One for Sheldon maybe: sprocket thickness, uniglide vs. hyperglide

Discussion in 'Road Cycling' started by maxo, Mar 30, 2005.

  1. maxo

    maxo Guest

    Again, pertaining to the recycled $8 Rockhopper (It's now got $45
    invested as I'm a big spender :p).

    The rear mech is a Deore SIS 6 speed with a 6 speed cassette. Five
    sprockets, their corresponding spacers and a sprocket that screws onto the
    *outside* of the cassette as a lock ring.

    From what I've researched, Shimano built 6, 7, and 8 speeds on this
    particular Uniglide cassette, the difference simply being the spacers.

    Mine's set up 13-31, which is a bit broad for the city and the shifting is
    rather noisy, albeit accurate. I'm wanting to go 13-26.

    I've got a bunch of sprockets from a Sram cassette I broke up to get some
    spacers for my SS project, and they've got a couple thousand more miles to
    spare. These will fit fine on the UG body if I grind off the large "tooth"
    that's specific to the hyperglide body.

    So far so good, in theory at least, It all depends on the Sram sprockets
    being the same thickness as the UG sprockets. I'm not going to go make
    myself a chain whip if they ain't--but if they are, it seems to be a cheap
    way to keep using this UG body (I don't mind investing garage time on this
    bike as it's interesting play, but don't want to throw money at it). 6
    speeds is plenty for 'round town, but the 13-31 spread makes the jumps
    between gears a little annoying. The shifting promises to be much improved
    as well.

    Any gearheads care to comment?

    :)
     
    Tags:


  2. Maggie

    Maggie Guest

    maxo wrote:
    > Again, pertaining to the recycled $8 Rockhopper (It's now got $45
    > invested as I'm a big spender :p).
    >
    > The rear mech is a Deore SIS 6 speed with a 6 speed cassette. Five
    > sprockets, their corresponding spacers and a sprocket that screws

    onto the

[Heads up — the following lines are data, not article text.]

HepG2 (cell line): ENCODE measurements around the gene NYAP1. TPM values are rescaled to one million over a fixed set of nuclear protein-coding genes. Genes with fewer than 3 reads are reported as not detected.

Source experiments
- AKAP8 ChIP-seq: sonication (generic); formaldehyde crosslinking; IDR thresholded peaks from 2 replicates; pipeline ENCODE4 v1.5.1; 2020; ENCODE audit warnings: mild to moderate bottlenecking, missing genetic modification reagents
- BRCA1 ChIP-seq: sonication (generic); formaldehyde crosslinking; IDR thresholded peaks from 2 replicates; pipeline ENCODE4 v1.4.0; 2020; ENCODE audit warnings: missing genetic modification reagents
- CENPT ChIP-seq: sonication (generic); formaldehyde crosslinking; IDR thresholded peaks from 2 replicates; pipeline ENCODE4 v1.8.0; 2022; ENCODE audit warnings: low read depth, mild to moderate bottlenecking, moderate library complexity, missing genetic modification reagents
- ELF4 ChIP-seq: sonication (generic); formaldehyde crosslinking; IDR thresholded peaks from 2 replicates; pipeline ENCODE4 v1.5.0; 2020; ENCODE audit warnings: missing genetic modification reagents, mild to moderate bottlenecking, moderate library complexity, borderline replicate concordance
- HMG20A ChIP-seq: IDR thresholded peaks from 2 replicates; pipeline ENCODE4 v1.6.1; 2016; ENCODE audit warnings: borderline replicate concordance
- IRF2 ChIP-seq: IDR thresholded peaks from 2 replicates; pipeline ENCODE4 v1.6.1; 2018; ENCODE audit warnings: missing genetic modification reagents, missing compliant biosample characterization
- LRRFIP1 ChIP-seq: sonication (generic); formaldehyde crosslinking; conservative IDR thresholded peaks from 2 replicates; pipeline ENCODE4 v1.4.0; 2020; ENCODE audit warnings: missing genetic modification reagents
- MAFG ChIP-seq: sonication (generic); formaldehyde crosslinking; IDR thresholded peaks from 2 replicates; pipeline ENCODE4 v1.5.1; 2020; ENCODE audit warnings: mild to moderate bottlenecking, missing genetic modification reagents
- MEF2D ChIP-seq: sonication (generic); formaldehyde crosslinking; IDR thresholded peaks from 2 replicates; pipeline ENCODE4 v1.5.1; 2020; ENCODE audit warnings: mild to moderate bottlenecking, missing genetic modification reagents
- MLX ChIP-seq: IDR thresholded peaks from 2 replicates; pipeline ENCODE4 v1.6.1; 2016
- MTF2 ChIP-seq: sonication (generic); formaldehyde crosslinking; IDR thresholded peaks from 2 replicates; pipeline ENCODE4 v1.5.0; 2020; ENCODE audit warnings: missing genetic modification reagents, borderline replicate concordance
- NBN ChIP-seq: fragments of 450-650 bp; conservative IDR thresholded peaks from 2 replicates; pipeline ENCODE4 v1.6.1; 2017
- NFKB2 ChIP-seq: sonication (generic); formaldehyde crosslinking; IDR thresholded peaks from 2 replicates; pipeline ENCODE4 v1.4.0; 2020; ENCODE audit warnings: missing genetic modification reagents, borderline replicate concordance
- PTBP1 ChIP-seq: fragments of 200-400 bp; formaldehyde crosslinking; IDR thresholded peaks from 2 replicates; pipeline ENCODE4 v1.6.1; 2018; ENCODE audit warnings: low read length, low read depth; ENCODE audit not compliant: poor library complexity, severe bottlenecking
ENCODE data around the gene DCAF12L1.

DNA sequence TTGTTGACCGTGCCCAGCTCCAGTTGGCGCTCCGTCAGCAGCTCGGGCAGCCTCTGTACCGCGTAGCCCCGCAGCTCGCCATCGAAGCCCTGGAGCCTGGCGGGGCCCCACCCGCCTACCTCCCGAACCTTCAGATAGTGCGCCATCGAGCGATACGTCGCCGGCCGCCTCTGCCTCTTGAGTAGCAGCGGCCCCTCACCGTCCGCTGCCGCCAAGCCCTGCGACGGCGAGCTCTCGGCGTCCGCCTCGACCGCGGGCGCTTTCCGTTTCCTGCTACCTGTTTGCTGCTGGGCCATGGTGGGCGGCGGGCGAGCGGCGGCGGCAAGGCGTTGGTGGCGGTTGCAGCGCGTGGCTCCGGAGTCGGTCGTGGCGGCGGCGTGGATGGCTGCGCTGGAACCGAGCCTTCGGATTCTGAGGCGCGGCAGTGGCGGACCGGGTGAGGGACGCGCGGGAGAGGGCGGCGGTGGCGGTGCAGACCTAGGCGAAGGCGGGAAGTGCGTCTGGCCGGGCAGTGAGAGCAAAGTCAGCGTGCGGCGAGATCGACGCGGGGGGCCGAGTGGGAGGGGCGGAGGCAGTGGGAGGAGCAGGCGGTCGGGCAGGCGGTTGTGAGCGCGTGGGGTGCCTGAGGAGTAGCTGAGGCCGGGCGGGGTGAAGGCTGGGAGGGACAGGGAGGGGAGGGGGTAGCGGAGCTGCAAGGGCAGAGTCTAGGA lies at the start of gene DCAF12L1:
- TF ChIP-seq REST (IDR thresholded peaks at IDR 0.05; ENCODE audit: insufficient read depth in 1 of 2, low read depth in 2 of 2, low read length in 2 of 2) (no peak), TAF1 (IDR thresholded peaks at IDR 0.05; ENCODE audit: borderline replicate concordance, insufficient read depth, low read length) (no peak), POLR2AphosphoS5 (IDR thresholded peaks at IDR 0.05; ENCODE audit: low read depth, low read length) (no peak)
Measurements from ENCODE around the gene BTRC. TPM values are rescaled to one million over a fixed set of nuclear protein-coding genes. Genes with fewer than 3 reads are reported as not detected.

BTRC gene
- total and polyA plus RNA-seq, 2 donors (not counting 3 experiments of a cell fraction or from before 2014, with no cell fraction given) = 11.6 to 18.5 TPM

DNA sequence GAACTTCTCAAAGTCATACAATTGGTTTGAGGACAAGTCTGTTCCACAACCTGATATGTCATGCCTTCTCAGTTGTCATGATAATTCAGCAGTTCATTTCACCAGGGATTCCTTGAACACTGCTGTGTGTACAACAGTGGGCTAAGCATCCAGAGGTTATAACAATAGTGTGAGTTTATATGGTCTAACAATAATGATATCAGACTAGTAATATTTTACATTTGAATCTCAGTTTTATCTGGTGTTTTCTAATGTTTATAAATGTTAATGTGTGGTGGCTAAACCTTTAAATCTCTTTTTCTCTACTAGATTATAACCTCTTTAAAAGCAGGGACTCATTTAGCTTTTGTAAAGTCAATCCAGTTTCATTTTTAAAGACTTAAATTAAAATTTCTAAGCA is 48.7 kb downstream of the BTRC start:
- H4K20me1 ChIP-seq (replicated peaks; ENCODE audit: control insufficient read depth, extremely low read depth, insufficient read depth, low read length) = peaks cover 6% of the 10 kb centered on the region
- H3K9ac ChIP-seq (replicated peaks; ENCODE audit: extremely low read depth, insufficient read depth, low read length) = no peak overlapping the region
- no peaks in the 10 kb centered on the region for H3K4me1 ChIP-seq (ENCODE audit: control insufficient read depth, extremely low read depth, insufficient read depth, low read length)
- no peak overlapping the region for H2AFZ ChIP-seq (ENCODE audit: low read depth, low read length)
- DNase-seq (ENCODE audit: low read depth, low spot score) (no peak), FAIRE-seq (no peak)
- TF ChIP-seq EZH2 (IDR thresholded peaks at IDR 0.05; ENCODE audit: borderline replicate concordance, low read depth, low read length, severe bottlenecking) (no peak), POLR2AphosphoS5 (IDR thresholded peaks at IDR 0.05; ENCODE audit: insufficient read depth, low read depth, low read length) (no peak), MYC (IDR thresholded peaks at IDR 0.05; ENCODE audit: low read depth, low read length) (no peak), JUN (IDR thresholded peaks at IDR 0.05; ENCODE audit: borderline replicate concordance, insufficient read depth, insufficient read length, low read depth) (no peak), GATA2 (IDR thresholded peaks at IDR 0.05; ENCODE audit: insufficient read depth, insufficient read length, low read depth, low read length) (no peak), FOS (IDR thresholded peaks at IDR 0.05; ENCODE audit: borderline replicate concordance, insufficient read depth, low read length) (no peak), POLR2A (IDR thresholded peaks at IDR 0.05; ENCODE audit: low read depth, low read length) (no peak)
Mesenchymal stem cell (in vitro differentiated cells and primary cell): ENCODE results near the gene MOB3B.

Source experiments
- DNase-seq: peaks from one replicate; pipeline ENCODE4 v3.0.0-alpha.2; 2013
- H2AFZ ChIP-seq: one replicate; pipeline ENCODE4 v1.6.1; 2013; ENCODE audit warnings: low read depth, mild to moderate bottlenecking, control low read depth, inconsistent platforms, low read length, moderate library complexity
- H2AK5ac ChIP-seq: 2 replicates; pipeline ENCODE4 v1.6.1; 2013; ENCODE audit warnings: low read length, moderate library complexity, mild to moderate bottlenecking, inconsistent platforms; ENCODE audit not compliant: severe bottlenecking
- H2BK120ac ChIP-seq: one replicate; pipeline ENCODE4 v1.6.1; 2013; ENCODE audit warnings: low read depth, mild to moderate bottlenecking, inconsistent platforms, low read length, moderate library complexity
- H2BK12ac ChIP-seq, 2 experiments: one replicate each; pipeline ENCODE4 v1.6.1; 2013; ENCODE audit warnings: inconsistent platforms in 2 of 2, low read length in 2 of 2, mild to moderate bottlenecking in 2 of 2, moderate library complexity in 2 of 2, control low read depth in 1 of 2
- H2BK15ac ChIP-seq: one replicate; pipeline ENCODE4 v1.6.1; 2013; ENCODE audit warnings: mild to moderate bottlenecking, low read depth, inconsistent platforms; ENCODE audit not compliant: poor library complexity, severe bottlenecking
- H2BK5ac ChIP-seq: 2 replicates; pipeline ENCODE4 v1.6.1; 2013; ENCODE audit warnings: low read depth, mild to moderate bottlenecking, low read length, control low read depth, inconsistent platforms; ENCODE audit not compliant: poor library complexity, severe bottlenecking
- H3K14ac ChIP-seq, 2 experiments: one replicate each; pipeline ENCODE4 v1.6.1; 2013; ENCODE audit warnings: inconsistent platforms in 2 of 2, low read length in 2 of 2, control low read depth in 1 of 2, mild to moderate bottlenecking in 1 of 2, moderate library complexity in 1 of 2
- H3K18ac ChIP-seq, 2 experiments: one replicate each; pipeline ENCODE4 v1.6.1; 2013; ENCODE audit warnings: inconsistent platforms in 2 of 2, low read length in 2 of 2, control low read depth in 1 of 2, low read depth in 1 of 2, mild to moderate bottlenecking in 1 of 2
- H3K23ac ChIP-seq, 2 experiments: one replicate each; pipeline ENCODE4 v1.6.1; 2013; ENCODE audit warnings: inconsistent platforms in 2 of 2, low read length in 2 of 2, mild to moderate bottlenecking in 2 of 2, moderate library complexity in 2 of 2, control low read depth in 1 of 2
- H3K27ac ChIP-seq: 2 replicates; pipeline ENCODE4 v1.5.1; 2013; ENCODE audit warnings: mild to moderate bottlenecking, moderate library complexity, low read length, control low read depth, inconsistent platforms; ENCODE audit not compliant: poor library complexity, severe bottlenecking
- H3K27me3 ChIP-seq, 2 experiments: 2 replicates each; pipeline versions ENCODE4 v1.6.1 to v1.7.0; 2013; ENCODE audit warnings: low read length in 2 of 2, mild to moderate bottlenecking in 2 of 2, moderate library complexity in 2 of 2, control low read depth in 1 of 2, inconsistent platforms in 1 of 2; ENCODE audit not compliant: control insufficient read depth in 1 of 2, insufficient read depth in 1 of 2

> *outside* of the cassette as a lock ring.
    >
    > From what I've researched, Shimano built 6, 7, and 8 speeds on this
    > particular Uniglide cassette, the difference simply being the

    spacers.
    >
    > Mine's set up 13-31, which is a bit broad for the city and the

    shifting is
    > rather noisy, albeit accurate. I'm wanting to go 13-26.
    >
    > I've got a bunch of sprockets from a Sram cassette I broke up to get

    some
    > spacers for my SS project, and they've got a couple thousand more

    miles to
    > spare. These will fit fine on the UG body if I grind off the large

    "tooth"
    > that's specific to the hyperglide body.
    >
    > So far so good, in theory at least, It all depends on the Sram

    sprockets
    > being the same thickness as the UG sprockets. I'm not going to go

    make
    > myself a chain whip if they ain't--but if they are, it seems to be a

    cheap
    > way to keep using this UG body (I don't mind investing garage time on

    this
    > bike as it's interesting play, but don't want to throw money at it).

    6
    > speeds is plenty for 'round town, but the 13-31 spread makes the

    jumps
    > between gears a little annoying. The shifting promises to be much

    improved
    > as well.
    >
    > Any gearheads care to comment?
    >
    > :)


    So, as I see it, if there is a very technical question, we go to
    Sheldon. So who do we address the dumb questions (to)? Sorry to end a
    sentence with a preposition, but who cares about (it). ;-) Boy I am
    punchy today. I am going to "happy hour" after work. One absolute
    martini, dirty, with two olives. Have a great evening Bicycle people.
    Love,
    Maggie
    Maggie
     
  3. Maggie

    Maggie Guest

    maxo wrote:
    > Again, pertaining to the recycled $8 Rockhopper (It's now got $45
    > invested as I'm a big spender :p).
    >
    > The rear mech is a Deore SIS 6 speed with a 6 speed cassette. Five
    > sprockets, their corresponding spacers and a sprocket that screws

    onto the
    > *outside* of the cassette as a lock ring.
    >
    > From what I've researched, Shimano built 6, 7, and 8 speeds on this
    > particular Uniglide cassette, the difference simply being the

    spacers.
    >
    > Mine's set up 13-31, which is a bit broad for the city and the

    shifting is
    > rather noisy, albeit accurate. I'm wanting to go 13-26.
    >
    > I've got a bunch of sprockets from a Sram cassette I broke up to get

    some
    > spacers for my SS project, and they've got a couple thousand more

    miles to
    > spare. These will fit fine on the UG body if I grind off the large

    "tooth"
    > that's specific to the hyperglide body.
    >
    > So far so good, in theory at least, It all depends on the Sram

    sprockets
    > being the same thickness as the UG sprockets. I'm not going to go

    make
    > myself a chain whip if they ain't--but if they are, it seems to be a

    cheap